Article: Who Ya Gonna Call?
August 6, 2009
“Tri-Cities Tennessee/Virginia Business Journal” cover story
Disaster Task Force Uses Creative Marketing to Drive Home Need for Preparedness
For every business that requires the safe archiving of data, guarding against the threat that some type of disaster will damage or destroy the data should be as fundamental a concept as having a roof to guard your office against the rain.
Fully 94 percent of businesses that experience catastrophic data loss close permanently. Forty-three percent just never re-open. Fifty-one percent close within two years. Yet for years, the companies that market disaster preparedness plans for data in this region have been met with a collective yawn from the business community.
“I believe that disaster preparedness gets so little attention because it is not flashy and most folks think that catastrophic events can never happen to them, so, to them, preparing is a waste of time and money,” says Erik Rolf, founder of Deliberare, a local data security firm. For most businesses everything from finding the right custodial service to keeping Twitter up to date seems more important than preparing for a possible catastrophe.
“Having worked with companies in virtually every industry across our region, I have found that one thought continually surfaces – ‘It probably won’t ever happen here’,” says Chad Sorrell, founder of TCIM, a local firm that offers off-site archival data storage. “Sadly, statistical research tells a different story. It can – and one day will happen here and, the level of preparedness of our health care providers, utilities, local governments, law enforcement and even grocery stores, will have a direct impact on the ability of our entire region to collectively respond to and recover from a devastating event.”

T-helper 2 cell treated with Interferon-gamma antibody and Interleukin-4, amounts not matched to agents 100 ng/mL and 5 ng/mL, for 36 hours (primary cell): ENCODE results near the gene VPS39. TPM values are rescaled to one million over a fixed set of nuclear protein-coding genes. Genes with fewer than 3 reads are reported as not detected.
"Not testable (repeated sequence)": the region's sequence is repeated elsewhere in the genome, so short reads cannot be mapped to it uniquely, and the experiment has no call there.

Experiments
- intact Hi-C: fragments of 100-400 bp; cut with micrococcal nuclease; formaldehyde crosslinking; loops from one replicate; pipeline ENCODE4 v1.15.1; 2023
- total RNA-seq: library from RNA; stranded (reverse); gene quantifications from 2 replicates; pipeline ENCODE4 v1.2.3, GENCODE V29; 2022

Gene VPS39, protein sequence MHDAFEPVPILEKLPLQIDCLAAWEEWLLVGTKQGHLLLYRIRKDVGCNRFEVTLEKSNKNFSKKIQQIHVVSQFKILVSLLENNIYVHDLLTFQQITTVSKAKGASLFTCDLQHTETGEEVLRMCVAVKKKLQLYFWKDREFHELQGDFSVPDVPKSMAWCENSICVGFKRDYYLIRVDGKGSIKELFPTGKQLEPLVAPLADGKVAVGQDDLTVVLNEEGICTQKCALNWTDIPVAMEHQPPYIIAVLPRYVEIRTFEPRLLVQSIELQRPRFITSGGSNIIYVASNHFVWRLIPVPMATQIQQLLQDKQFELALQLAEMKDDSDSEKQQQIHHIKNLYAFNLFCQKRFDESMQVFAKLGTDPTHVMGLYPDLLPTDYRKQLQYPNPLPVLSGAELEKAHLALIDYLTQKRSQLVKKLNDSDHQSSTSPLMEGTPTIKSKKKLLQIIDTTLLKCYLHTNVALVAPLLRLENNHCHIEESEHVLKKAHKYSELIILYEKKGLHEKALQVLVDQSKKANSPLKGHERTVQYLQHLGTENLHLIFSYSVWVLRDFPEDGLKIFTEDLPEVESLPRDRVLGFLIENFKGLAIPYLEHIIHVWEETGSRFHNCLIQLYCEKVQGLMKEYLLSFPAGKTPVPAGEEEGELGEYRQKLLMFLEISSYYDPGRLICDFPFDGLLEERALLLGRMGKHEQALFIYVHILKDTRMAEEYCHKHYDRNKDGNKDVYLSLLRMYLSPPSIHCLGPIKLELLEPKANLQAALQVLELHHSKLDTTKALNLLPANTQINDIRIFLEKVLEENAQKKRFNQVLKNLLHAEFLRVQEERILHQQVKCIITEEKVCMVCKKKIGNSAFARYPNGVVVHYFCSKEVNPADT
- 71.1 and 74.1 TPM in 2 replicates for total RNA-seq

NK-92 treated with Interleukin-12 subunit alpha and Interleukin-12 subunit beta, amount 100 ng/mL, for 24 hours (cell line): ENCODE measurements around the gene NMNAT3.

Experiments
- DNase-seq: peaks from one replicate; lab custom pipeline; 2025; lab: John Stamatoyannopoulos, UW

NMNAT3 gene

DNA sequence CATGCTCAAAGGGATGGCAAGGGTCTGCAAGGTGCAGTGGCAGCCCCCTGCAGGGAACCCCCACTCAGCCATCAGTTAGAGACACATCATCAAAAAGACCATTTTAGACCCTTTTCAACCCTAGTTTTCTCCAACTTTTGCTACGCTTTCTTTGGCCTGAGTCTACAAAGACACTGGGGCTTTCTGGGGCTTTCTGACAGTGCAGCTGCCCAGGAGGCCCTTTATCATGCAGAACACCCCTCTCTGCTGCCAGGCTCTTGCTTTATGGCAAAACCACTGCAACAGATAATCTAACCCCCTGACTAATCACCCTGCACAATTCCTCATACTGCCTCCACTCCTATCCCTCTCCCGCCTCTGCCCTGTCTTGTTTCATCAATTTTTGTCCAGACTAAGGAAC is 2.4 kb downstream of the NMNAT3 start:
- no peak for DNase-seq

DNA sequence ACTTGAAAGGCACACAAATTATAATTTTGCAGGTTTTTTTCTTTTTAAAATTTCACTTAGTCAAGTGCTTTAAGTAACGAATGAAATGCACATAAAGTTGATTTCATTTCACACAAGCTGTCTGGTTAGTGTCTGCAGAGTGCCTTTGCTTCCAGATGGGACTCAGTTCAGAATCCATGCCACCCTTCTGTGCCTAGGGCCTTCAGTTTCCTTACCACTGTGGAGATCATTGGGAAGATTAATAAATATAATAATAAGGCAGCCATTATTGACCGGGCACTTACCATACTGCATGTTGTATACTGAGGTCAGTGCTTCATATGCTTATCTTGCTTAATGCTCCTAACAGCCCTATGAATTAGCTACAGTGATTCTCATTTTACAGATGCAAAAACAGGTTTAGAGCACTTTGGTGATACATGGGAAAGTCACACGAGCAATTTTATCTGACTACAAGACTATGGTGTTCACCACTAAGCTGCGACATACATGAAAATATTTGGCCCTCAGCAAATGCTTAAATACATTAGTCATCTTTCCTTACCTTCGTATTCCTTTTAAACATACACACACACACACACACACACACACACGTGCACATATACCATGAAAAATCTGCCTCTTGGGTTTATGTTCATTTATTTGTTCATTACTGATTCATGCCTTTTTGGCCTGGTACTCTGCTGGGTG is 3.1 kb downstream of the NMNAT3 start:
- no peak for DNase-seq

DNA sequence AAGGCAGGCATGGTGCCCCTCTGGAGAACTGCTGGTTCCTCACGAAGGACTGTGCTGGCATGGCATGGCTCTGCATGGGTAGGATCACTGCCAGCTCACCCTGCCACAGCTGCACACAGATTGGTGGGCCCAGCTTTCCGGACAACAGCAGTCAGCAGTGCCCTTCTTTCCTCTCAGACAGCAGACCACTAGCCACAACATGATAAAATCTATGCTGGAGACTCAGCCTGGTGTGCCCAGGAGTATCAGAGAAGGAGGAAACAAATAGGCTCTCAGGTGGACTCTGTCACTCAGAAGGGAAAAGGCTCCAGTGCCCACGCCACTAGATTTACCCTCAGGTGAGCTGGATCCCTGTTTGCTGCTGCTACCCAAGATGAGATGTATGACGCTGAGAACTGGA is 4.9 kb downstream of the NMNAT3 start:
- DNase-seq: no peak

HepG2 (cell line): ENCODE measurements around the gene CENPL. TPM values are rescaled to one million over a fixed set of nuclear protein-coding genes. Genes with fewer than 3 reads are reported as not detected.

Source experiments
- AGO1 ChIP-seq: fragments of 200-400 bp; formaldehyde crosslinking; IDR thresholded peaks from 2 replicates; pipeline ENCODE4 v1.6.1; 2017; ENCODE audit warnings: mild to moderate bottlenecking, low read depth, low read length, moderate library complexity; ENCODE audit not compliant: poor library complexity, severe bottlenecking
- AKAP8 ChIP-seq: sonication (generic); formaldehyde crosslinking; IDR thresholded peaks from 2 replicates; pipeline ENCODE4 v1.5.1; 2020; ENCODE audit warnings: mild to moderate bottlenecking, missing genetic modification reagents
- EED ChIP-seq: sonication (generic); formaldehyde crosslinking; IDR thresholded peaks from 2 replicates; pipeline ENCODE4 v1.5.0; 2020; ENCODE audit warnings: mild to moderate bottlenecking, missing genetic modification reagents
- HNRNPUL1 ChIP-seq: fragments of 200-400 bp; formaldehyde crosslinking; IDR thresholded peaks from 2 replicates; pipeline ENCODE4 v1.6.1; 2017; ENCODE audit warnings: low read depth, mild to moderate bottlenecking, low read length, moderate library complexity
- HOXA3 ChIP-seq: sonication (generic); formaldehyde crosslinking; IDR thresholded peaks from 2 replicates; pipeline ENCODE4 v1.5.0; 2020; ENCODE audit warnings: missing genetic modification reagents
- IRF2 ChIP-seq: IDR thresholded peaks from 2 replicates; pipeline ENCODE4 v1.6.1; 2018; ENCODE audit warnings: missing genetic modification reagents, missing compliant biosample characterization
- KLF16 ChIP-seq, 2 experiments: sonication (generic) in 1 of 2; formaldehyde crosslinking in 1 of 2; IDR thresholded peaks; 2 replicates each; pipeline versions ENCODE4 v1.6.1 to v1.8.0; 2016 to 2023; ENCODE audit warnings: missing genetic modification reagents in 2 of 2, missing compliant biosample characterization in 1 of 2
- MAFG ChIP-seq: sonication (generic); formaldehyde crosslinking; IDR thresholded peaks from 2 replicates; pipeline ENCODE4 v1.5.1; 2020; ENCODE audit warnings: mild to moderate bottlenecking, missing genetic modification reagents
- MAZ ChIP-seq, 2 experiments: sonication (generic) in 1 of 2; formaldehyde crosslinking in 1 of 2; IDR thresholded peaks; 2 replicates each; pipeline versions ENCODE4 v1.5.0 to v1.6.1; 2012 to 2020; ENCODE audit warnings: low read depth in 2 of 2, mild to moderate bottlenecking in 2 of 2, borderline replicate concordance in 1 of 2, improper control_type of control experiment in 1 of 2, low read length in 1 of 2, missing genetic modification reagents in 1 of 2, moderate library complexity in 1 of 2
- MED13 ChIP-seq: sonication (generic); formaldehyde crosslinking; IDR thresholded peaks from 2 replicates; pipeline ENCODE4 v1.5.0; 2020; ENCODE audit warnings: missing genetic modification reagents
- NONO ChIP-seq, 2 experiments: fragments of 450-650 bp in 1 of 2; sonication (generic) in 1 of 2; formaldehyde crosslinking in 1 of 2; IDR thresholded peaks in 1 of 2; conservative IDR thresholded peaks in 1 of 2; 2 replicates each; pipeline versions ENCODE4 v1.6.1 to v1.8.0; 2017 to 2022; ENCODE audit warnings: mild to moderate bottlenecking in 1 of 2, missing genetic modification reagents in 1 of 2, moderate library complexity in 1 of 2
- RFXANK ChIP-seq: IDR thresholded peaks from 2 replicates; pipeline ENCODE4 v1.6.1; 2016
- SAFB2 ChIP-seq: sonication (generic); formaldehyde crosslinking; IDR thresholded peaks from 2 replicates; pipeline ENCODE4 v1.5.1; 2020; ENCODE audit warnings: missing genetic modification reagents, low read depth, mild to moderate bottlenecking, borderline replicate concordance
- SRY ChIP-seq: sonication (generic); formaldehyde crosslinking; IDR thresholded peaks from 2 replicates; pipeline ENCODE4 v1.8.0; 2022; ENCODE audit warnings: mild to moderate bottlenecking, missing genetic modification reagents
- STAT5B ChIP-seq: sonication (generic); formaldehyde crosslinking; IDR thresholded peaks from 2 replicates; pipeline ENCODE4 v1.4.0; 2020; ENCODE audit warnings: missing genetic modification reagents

With that collective malaise facing them, Deliberare (security), TCIM (off-site archiving), BCTI (networking) and OnePartner (data center) formed the Disaster Task Force. It’s mission, says Tom Deaderick, president of OnePartner and founder of the task force, is to bring the region’s businesses into a better state of disaster preparedness by using creative marketing to shatter the “It can’t happen to me” barrier. Traditionally, data protection firms have used photos of disaster areas such as the Americus Georgia hospital that was hit by an F3 tornado in 2007 to illustrate the possible impact of a catastrophic event on a business. But in one of the least tornado-prone areas of the country, that approach has yielded little in the way of results.
Recently, however, Deaderick hit on the fact that the relatively low likelihood of any one particular type of disaster was blinding business owners to the fact that any catastrophic event could harm or even destroy their business. It didn’t matter that a tornado or hurricane is unlikely to damage a business in the Tri-Cities. A failure of the HVAC system could have the same consequences. So the DTF goes in the opposite direction. When the task force meets with a business, they don’t talk about unlikely disaster scenarios. They run mock disasters featuring absolutely impossible scenarios. Ice storms in July is a popular choice, but Deaderick’s personal favorite it the zombie apocalypse or, as the DTF refers to it, Z-Day.